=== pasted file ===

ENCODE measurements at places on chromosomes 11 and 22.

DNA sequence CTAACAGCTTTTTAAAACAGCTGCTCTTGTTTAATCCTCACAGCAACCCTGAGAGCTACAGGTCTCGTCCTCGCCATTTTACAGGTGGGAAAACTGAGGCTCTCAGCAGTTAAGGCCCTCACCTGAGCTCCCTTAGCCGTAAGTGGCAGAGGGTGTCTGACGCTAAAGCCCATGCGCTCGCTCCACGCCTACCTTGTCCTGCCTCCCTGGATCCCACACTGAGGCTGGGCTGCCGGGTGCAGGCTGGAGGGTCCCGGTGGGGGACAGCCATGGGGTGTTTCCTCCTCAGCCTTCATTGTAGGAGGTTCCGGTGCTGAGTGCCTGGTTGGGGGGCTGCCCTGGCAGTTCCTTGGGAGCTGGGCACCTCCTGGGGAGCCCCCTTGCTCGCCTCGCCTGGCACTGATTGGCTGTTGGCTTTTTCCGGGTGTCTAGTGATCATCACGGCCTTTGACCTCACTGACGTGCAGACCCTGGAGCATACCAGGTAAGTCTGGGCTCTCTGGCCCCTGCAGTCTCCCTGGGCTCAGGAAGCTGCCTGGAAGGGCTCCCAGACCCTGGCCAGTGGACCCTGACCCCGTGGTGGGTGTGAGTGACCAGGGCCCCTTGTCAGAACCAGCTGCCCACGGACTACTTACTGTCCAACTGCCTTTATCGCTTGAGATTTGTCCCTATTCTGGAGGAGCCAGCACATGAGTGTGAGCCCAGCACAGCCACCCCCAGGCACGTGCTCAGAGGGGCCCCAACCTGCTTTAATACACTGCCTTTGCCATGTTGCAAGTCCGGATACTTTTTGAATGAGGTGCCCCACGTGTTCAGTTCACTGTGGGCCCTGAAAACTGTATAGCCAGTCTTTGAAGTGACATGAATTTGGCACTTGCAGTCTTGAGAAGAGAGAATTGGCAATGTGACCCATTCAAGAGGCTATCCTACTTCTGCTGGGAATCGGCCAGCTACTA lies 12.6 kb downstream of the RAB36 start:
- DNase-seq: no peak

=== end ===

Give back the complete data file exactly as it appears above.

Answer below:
ENCODE measurements at places on chromosomes 11 and 22.

DNA sequence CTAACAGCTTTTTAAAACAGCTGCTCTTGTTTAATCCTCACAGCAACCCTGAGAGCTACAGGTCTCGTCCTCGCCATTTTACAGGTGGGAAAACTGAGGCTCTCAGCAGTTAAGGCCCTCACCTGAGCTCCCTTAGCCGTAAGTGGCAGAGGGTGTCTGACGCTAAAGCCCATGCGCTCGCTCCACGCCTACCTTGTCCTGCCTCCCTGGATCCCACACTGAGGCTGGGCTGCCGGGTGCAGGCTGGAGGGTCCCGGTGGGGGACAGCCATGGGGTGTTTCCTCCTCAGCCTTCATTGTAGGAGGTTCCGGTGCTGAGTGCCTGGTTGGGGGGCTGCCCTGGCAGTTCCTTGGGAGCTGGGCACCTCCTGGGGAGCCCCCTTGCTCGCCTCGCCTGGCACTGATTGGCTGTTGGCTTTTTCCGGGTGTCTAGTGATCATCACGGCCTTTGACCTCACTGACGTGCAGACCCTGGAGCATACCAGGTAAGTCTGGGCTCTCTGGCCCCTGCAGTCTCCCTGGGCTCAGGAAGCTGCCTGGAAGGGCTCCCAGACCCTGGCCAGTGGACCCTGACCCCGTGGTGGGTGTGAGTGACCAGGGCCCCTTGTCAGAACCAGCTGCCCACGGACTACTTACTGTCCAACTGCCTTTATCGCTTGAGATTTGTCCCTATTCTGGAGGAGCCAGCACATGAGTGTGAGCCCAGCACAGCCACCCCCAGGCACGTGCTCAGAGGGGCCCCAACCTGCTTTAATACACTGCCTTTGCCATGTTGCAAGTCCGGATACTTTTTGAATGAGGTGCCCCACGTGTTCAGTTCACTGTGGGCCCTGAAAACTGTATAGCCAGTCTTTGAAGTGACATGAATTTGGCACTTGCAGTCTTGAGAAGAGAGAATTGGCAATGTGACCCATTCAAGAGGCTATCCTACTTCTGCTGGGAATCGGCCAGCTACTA lies 12.6 kb downstream of the RAB36 start:
- DNase-seq: no peak